Archive for the ‘Technical Writing’ Category

Best engineering flowchart, ever?

Monday, December 26th, 2011

The best engineering flow chart, ever? You judge.

Neil deGrasse Tyson thinks so, so I’m willing to consider it… however, there is no hammer. A hammer would clinch it. Or, a la Mythbusters, perhaps C4.


Image via Wikipedia

Speaking of Mythbusters… my wife and I sprung for the expensive tickets for this event in Sacramento on January 9th, 2012. Yes, there’s a live roadshow! Maybe I should’ve gotten seats further from the stage?

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The joy of technical writing and web design

Tuesday, April 27th, 2010

The joy of technical writing, and of web design, is discovery, exploration, and mastery.

There are few businesses where one is always learning, not just how to do the basic work, but also about how the client’s businesses and their products actually work.

From nitty-gritty technical details (how does video get converted to an image on an array of LEDs?) but also, how does the client reach their customers? How do they brand their product? How do they get it out the door?

Technical writing is about translating the engineering details to the reader’s learning style, and delivering the critical ‘how-to’ information in a way that anchors to their pre-existing basis of understanding.

That’s relatively easy compared to modern website design, which is about translating the business details to the reader’s learning style and delivering the critical ‘why buy’ information in a way that anchors to their pre-existing basis of understanding, as well as their desires — All while executing the high-wire act of making it look good across a half-dozen browsers, and making it interact and flow in a predictable and pleasing manner… and considering how search engines will interpret the code, how the programming code works at a technical level, how the server works, and finally, how it should interact with several social networking sites, email systems, and lately, smart phones.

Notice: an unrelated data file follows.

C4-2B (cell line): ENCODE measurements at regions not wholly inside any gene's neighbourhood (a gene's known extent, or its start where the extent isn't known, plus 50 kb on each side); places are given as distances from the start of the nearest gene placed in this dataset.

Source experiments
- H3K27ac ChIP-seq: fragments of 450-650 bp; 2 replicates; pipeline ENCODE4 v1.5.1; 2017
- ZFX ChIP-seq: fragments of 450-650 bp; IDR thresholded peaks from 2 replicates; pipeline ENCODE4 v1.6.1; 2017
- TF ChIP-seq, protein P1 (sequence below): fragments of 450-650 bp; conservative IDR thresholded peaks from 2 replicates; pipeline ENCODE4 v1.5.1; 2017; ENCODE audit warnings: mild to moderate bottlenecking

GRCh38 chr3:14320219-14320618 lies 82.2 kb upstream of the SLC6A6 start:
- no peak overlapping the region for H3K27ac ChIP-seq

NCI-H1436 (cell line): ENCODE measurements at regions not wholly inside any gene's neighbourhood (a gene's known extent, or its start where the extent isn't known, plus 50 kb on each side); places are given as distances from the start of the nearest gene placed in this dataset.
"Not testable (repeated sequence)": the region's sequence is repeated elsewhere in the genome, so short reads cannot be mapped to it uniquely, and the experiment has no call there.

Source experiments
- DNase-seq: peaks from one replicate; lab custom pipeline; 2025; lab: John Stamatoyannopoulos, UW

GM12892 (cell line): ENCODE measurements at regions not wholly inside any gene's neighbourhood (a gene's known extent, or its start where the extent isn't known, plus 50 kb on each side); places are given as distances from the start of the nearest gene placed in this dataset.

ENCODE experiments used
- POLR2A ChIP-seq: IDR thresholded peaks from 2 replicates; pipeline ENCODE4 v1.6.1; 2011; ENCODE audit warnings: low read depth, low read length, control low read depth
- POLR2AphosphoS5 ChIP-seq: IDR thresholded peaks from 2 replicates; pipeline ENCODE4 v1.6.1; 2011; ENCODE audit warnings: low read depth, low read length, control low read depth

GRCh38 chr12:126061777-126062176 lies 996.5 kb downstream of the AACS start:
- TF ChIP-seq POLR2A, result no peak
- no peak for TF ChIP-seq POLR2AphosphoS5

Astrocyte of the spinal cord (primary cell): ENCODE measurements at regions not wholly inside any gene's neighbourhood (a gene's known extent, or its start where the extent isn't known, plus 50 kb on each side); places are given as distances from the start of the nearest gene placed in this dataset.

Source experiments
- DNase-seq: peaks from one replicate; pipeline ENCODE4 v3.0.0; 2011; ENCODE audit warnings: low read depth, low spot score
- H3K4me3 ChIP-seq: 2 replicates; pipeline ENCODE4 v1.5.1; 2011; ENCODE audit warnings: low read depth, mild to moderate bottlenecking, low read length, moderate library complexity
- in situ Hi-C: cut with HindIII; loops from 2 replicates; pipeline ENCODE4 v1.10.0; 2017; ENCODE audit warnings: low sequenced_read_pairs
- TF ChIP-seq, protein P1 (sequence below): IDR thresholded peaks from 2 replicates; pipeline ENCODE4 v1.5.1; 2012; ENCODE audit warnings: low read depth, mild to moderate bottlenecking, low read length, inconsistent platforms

Regardless of whether the end result is a user manual, created in InDesign, delivered as a PDF, which will be printed and bound a thousand miles away and delivered with the product… or a web site, where the domain is pointed and suddenly the world can see your work… there’s that joy of creation.

Of finally pulling it all together into a coherent message. Mastering complexity.

It’s fun.

But, I’ll hire someone to do my taxes. You’ve got to draw the line somewhere.

Why Good Technical Writing is Good Marketing

Thursday, June 8th, 2006

We’ve all experienced the manual from hell.

You might have in your hands the greatest piece of software, the most fetishistic piece of hardware, or maybe just a kid’s toy with “some assembly required”.

But the experience is ruined because the manual makes no sense.

Is there an excuse? No, there’s not.

There was a time when manuals had to be written up on typewriters or longhand, they had to be sent to a typesetter, professional illustrators were brought in, proofing and correction cycles were long and painful… but the job got done.

Now it’s easy. Digital cameras, Technical illustration in PhotoShop, 3D rendering from CAD, great page layout tools like Adobe InDesign, Acrobat PDFs, for proofing and electronic distribution, printing plants worldwide that can take PDFs and produce manuals locally… Even translation is easier than it has ever been.

The problem is most acute in small and medium-sized manufacturing firms. To maintain full-time staff to deal with these things is often a substantial financial burden. Many such firms actually develop their products in countries other than their end markets… so the engineers don’t even speak or write the language of the end customer, or don’t do so natively.

With the web, you’d think there would be an ongoing dialogue between manufacturer and user. Sure, many companies post their support phone numbers, but few actually provide ongoing guidance online, and many that do, do so inadequately. The long wait for support with most companies is a pretty good indicator that they are spending in support what they didn’t spend in documentation.

So why is it still a last minute effort by a low ranking engineer with no grammar skills and a complete unwillingness to use spell check? Why is there no user-testing? Why do the online help, the print manual, and the PDF on the provided CD all have inconsistent, often contradictory, always incomplete information?

The answer may differ between organizations, but it really comes down to a lack of commitment to end users. Many organizations isolate themselves from their users, putting the burden on retailers or their support staff, after the sale. There’s a booming aftermarket for manuals and magazines for most software products. All are indicators of a failure to communicate.

If you recognize this problem in your organization and would like help resolving it, contact me.